Repost Blog: This blog was originally posted October 17, 2013. Lately I've been forced into resting. I've had to attend to a medical complication for my beloved little dog and at the same time, I experienced some medical issues of my own. For the past few weeks I haven't been able to put together blogs like I have wanted to. I felt like it was the perfect time to revisit an important topic I have previously touched base on. Rest. Being the summer time, it's a good reminder while we are all out in the heat, traveling, or stressing out over our crazy changed up routines, that resting is welcomed and always good to embrace- even if we don't think our body needs it.
While reading the book Vertical Athlete: Fundamentals in Training for Pole Fitness and Dance, I noticed a common theme throughout the reading that I felt was of particular importance. The concept of rest.
Rest? It's almost unheard of in today's fast paced high tech society. We're always on the go, doing something, multitasking, thinking two steps ahead, ready for what's next. Now a days, many people would laugh and ask the rhetorical question- what is rest?
Well, I decided to go ahead and ask my Bing search engine this exact question and lo and behold, it did not let me down:
Definition of rest (n)
rest [ rest ] 1.stopping of work or activity: a state or period of refreshing freedom from exertion
2.sleep: the repose of sleep that is refreshing to body and mind and is marked by a reduction in metabolic activity
3.absence of movement: the cessation of movement or action
The CDC has conducted recent studies indicating the United States has a problem with insufficient sleep and warns it is a public health problem. Anyone not living in a cave is probably already well aware lack of sleep in today's society is a problem. But how does this concept relate to your workout? More specifically, pole dancing?
Freel (2013) depicts the relation of rest to pole dancing as being integral to the body's overall performance. Without an adequate rest phase, the body is unable to recover and subjected to an increased risk for injury. This makes sense when it's spelled out, however to actually engage yourself in rest is easier said than done. Over the years, I've done a lot of self learning and seeking out additional information. Early on in my pole journey, I found a network of supportive fellow pole dancing enthusiasts. One of the earliest concepts I learned was integrating a "Rest Day" into my pole workouts. Initially this was a day full of doing nothing fitness related. As I've progressed in my own pole progress and education, I have learned that many consider their "Rest Day" to actually be a day of low-impact activity such as walking and or light stretching. Being fit and healthy is a lifestyle, therefore continuing your activity on your "Rest Day" and keeping it to a 30 minute walk with some stretching is adequate for your overall health. To honor the true meaning of "Rest Day", it is also important that you make it a point to get enough sleep. Take that extra 30 minutes to an hour you would have spent working out and add it on to your bedtime by reading a book or any other type of winding down relaxing activity. Your body will thank you and your progress will continue to evolve within your pole journey. Feel free to comment below and add your suggestions for what you do with your "Rest Day" and winding down to sleep activities.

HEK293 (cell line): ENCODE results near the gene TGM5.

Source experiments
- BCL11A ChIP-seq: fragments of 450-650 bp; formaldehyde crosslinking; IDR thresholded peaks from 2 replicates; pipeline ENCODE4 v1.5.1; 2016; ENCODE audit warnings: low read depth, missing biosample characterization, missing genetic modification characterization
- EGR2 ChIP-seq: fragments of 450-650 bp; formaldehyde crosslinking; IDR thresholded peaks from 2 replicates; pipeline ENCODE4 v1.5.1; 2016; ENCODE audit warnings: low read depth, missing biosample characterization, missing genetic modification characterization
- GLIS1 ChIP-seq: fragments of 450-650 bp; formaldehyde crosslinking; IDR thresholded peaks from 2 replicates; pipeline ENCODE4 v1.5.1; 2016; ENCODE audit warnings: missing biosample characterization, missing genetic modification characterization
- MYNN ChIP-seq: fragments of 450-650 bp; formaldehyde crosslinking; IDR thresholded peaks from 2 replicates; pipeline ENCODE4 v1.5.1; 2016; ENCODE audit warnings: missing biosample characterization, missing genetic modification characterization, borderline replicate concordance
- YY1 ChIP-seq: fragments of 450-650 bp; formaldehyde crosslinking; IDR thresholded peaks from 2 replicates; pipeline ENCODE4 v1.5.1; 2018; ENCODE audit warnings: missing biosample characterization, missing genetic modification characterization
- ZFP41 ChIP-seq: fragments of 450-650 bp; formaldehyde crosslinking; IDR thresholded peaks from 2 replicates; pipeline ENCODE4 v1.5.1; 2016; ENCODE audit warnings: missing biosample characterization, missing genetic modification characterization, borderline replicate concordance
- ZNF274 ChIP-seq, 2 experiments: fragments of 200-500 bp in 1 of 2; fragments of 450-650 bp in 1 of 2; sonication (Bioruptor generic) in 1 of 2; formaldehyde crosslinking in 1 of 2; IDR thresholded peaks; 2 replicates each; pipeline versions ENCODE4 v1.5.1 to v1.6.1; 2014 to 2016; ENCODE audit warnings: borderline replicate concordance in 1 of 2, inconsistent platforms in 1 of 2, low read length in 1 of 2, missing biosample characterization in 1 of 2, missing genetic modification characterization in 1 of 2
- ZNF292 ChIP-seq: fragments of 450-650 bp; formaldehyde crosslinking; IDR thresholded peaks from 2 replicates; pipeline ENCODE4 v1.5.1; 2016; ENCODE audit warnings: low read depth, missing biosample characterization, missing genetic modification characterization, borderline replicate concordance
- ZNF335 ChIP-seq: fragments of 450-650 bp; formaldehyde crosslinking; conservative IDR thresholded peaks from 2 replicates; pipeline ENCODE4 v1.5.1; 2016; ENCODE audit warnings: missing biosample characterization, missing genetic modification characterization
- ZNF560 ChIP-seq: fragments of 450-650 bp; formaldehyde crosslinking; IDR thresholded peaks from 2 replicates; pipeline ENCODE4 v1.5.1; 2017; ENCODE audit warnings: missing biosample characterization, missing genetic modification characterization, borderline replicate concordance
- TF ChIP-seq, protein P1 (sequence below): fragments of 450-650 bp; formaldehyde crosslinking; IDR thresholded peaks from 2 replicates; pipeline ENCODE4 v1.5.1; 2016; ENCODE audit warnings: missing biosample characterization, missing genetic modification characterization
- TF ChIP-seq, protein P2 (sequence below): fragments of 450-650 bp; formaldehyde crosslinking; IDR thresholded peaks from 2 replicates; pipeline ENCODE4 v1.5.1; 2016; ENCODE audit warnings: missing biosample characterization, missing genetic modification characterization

Freel, B. (2013). Vertical Fitness: Fundamentals of Training for Pole Fitness and Dance. Anchorage, Alaska: Poler North.
CDC (2013). Insufficient Sleep is a Public Health Epidemic. Retrieved from: http://www.cdc.gov/Features/dsSleep/